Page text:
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First Drive: 2018 Subaru Crosstrek

Redesigned crossover hitting the market at the perfect time.

by on Jul.17, 2017

Subaru's newly redesigned Crosstrek crossover is hitting the market at perhaps the perfect time.

Small crossovers are enormously popular right now so there is no doubt the 2018 Subaru Crosstrek is coming to the market the wind at its back even as the Japanese brand continues chalk up new sales records month after month.

With its new sheet metal, redesigned cabin, solid chassis and steering and ability to maintain its poise on all sorts of road surfaces during a road test around the rugged Black Hills of western South Dakota, made a solid impression.

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The new Crosstrek also has all the built-in versatility that has been one of the keys to the popularity of crossover vehicles among buyers of various ages and helped CUV sales explode in the past couple of years.

At its heart, the 2018 Crosstrek is built on Subaru’s new global architecture, which is shared with the Impreza sedan. Despite the shared architecture, which has given Crosstrek a lower center of gravity than the old model it is replacing in Subaru’s line-up, the utility-vehicle styling of the sheet metal, gives the new version its own distinctive character.

The exterior styling is modest, but gives the Crosstrek a lower profile, all new face, character lines at the side and a new wider space at the rear for lift gate. The changes to the lift gate offer easier access to the rear compartment for carrying cargo or storing luggage or sporting and camping gear.

(Subaru ups the performance quotient with 2018 WRX and BRZ models. For more, Click Here.)

Overall, the exterior package is quite handsome and a quiet sense of authority and competence as it sites on the 17-inch wheels.

On the side, even though the Cross Trek is a small vehicle, the cabin is relatively spacious. The new instrument panel is clean, with a simple layout that provides easy access to the controls and the eight-inch, center stack screen that can the used for controlling the entertainment or the navigation system that is available on the vehicle and there is great visibility from both the driver and passenger seats.

In addition, the Crosstrek’s multimedia features include standard Apple CarPlay and Android Auto connectivity and “Near Field Communication” to simplify Bluetooth pairing of smart phones.

But the changes to exterior sheet metal and the cabin are only part of story. The Crosstrek’s driving dynamics are impressive even on gravel roads, which can be as tricky to negotiate as ice and snow-covered thoroughfares.

The Crosstrek makes the point with its performance that it built for driving beyond the end of the pavement and it can navigate a rocky off-road course with little difficulty and surprising ease, making it a worthy competitor of small Jeeps such as Renegade and Compass. The Crosstrek’s 8.7 inches of ground clearance is generous for the segment and adds to the vehicles off road capability.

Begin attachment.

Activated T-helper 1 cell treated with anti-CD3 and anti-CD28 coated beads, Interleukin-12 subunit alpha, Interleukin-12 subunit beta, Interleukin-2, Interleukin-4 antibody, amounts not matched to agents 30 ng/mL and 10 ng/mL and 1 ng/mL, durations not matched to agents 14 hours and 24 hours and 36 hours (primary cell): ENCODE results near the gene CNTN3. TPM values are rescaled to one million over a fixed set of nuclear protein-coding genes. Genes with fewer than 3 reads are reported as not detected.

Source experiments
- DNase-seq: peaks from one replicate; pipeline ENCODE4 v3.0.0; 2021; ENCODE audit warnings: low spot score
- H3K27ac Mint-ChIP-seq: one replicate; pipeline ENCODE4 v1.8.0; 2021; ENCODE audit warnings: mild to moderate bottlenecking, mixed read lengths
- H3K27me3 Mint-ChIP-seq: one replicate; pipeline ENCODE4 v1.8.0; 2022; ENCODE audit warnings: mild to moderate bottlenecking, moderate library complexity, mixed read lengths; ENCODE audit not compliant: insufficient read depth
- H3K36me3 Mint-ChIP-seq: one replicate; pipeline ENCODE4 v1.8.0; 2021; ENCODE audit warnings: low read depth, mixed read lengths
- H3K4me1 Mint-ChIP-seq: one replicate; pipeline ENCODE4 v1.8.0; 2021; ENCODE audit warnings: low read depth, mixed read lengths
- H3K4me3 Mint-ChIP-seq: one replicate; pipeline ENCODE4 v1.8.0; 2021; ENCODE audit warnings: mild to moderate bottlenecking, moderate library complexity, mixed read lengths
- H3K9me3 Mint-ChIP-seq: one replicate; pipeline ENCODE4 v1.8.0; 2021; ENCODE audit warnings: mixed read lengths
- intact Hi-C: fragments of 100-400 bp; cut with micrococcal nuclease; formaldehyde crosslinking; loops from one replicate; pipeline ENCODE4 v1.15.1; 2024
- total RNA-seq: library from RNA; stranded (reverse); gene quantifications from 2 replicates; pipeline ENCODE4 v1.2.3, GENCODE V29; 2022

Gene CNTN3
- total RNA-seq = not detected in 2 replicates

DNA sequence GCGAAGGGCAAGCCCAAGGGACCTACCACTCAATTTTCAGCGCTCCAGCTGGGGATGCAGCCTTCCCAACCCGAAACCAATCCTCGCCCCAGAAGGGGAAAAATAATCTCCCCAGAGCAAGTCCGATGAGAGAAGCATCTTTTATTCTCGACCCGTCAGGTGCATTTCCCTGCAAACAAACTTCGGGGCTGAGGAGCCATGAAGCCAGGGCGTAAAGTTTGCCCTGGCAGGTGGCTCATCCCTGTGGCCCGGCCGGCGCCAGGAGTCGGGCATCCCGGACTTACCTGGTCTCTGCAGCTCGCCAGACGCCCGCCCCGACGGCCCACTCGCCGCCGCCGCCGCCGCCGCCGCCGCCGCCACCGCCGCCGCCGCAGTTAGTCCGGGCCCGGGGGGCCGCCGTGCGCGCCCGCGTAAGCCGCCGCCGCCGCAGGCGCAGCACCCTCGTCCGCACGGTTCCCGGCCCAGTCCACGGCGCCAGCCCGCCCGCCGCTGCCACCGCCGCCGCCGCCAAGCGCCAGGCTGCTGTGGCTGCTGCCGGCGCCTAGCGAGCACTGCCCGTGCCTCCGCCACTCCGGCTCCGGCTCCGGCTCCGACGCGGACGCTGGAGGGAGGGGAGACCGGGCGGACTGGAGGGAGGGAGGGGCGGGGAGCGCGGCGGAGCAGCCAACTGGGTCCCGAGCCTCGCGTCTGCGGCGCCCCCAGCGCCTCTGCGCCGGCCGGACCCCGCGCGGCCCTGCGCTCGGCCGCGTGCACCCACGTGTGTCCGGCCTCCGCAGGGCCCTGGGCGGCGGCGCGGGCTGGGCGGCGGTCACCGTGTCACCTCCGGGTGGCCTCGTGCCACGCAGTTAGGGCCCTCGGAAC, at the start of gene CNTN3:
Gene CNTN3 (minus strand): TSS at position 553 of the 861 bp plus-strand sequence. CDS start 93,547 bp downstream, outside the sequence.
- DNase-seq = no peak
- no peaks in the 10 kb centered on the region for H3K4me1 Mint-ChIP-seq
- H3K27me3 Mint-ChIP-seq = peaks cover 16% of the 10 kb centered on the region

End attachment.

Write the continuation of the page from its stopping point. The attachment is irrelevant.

The 2018 Crosstrek’s suspension, fortified thanks to the changes to the vehicle’s architecture, easily smooths out the ride over all kinds of pavement and during our test we got to try out the vehicle on all kinds of roads, ranging from Interstate 90 to two lane roads in various states of repair as well as a dirt and gravel roads and even rutted two-tracks through the forest. It is also equipped with a torque vectoring, system, which helps reduce understeer and keeps the vehicle on the intended line through corners.

(Subaru set to electrify core line-up. To get the details, Click Here.)

The new architecture with its increased stiffness, which improves the ride and handling, also makes the Crosstrek safer in a crash since it can absorb more energy.

Subaru is also making the “EyeSight” system, which includes Adaptive Cruise Control, Automatic Pre-Collision Braking and Lane Departure and Sway Warning, available on the Crosstrek. Blind Spot Detection with Lane Change Assist and Rear Cross Traffic Alert are also available to augment the standard airbags and seat belts.

Steering Responsive Headlights, which can illuminate curves as the vehicle steers into them, and High Beam Assist, which activates and deactivates the high beam headlamps based on driving conditions, are also available.

For all of its strengths, the Crosstrek’s power train seemed underpowered during the rest drive. We drove the “Limited” version equipped with the 2.0-liter 4-cylinder Boxer engine with direct fuel injection that produces 152 horsepower and 145 foot pounds of torque and with the CVT featuring a 7-speed manual mode function with steering wheel paddle shifters that allow the driver to control the transmission via seven pre-set ratios.

All-wheel-drive is standard across the Crosstrek line, which features three different trim levels, starting with the base model, which will sell initially for $21,795 plus the $915 transportation charge. The top Limited trim version of the Crosstrek will sell for $26,295 plus the destination charge.

The fuel economy is 27 miles per gallon in the city and 33 mpg on highway for combined rating of 29 mpg. The CVT gets better fuel economy than the manual transmission available on Crosstrek but the CVT seemed to struggle at times to find the correct setting and also made a disquieting noise as it shifted that penetrated the quiet cabin.

(Subaru has a new 3-row flagship. Click Here to check out the new Ascent.)

Subaru has been on a roll in recent years and the capability and sophistication of the Crosstrek, which is very well done and aimed squarely at the most vibrant part of the market is certain to help more potential buyers to the brand.

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